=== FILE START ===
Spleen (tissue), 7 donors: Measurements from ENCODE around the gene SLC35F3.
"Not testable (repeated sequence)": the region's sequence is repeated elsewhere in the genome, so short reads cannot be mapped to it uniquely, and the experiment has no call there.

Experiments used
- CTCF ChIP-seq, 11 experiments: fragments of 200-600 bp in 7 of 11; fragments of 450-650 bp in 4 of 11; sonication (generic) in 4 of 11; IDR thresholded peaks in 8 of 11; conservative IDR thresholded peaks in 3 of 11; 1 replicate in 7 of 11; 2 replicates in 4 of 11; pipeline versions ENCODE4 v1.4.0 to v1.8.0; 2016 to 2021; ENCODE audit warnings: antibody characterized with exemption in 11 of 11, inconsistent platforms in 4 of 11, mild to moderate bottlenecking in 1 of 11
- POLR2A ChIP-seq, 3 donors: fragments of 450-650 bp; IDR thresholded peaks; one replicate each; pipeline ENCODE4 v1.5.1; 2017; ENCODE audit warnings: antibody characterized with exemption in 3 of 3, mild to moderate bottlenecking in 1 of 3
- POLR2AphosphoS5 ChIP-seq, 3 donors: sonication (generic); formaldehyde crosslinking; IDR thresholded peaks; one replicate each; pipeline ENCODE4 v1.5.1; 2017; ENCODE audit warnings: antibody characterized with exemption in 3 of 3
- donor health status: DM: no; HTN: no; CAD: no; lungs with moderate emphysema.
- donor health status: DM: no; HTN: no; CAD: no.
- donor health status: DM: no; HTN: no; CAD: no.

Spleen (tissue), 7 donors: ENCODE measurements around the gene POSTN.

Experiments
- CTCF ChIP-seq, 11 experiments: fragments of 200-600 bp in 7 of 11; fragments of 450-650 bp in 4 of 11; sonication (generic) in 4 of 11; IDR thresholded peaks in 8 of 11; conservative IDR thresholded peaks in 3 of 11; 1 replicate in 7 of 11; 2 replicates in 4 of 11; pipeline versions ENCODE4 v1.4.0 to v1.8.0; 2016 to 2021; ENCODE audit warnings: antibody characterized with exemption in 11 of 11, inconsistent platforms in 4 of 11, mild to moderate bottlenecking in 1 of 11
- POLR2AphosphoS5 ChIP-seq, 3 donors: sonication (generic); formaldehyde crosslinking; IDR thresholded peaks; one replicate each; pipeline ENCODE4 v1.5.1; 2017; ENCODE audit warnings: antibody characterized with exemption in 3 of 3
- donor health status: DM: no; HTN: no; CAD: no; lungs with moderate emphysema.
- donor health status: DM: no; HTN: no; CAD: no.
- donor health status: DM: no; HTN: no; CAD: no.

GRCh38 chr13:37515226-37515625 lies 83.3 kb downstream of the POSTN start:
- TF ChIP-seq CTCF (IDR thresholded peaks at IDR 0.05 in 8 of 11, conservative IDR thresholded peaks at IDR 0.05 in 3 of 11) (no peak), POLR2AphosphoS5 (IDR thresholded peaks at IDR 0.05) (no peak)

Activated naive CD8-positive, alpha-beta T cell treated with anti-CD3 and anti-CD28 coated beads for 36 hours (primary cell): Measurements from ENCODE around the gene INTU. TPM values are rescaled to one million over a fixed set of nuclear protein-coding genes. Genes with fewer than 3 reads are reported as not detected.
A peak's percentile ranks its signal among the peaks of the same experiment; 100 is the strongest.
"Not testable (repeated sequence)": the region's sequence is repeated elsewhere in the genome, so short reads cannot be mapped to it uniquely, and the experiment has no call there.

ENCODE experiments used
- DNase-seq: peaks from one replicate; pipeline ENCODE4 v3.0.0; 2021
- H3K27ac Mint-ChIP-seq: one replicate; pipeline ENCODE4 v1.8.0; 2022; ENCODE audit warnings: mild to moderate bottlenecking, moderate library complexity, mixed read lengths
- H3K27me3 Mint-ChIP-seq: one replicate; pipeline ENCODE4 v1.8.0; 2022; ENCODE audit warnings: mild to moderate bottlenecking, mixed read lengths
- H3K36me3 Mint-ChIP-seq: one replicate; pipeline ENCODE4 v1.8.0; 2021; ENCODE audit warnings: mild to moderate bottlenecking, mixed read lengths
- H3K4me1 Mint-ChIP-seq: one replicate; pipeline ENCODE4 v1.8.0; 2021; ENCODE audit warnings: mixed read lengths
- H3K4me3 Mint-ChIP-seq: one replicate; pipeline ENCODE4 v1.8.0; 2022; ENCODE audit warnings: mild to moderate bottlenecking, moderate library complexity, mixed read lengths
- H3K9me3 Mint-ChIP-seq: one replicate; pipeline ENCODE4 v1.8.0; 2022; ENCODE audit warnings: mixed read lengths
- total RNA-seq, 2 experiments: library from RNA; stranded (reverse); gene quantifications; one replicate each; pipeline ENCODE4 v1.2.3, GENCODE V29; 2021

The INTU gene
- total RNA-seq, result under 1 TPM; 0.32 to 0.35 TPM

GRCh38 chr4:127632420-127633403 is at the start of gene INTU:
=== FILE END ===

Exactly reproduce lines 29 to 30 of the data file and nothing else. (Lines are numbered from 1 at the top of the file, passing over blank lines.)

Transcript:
- H3K9me3 Mint-ChIP-seq: one replicate; pipeline ENCODE4 v1.8.0; 2022; ENCODE audit warnings: mixed read lengths
- total RNA-seq, 2 experiments: library from RNA; stranded (reverse); gene quantifications; one replicate each; pipeline ENCODE4 v1.2.3, GENCODE V29; 2021